Vertiv has helped Australia’s University of Melbourne slash its data center energy usage by up to 70% simply by replacing its outdated AC fans with electrically commutated (EC) fans.
Vertiv was responsible for installing Liebert Electrically Commutated (EC) fans to the University’s computer room air conditioning (CRAC) units, replacing the traditional AC fans.
The energy reduction has been important for the University of Melbourne’s 2016-2020 Sustainability Plan, which aims to transition to carbon neutrality by 2030.
Vertiv provided consulting services that identified energy-saving opportunities in the University’s data center, which supports a range of services. Vertiv installed the new EC fans and tested them before and after installation, which the company says will save the University more than $2000 per year.
“We expect this to save us more than $2,000 per year. Along with cost savings, Vertiv is helping us achieve our 2016-20 Sustainability Plan, which will set pathways for the University's longer term sustainability objectives, including a transition to carbon neutrality by 2030,” comments Mike Jerrard, operations lead at the University of Melbourne’s IT Department.
Vertiv says that EC fans are more efficient than AC fans because they use permanent magnets field in the motor. Those magnets are electronically controlled so no energy is wasted starting the rotor. This leads to better performance. They also don’t rely on changes to the belt and pulley system.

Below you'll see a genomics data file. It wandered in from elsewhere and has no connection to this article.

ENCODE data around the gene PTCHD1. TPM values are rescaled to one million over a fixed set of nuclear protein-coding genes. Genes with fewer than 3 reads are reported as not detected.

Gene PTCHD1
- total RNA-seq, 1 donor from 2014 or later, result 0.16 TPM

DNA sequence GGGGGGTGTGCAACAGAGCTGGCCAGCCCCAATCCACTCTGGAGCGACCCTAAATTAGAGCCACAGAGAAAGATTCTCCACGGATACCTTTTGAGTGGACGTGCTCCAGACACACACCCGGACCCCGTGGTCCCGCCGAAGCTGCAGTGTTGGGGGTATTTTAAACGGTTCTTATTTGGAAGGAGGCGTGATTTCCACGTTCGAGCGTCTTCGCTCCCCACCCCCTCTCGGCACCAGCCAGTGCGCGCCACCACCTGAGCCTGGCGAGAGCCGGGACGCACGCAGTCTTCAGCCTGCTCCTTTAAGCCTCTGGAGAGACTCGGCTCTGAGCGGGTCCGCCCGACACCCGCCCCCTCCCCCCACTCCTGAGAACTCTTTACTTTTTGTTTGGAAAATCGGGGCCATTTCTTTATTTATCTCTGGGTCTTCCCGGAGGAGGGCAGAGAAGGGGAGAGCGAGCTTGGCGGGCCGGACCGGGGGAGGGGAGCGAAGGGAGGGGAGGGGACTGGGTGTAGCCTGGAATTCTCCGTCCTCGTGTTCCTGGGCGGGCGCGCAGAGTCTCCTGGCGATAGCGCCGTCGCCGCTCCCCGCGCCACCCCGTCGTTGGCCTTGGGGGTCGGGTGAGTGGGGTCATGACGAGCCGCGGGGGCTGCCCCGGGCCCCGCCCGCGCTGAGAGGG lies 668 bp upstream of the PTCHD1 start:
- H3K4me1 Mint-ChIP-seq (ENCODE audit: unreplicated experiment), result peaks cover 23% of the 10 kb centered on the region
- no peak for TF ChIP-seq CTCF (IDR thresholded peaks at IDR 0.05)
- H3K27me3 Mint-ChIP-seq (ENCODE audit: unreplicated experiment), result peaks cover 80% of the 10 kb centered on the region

Vertiv says they also have a longer service life than conventional AC fans, leading to reduced maintenance costs and time.
“The University of Melbourne has a huge focus on energy efficiency. The renewable energy initiatives and movement away from carbon are testament to that, but the University also recognises that seemingly small changes like this in the data centre can have a major positive impact,” comments Robert Linsdell, managing director, Australia and New Zealand at Vertiv.
“Education is an incredibly competitive sector, and taking initiatives like this to reduce costs and carbon footprints can pay huge dividends in staying ahead of the curve,” he concludes.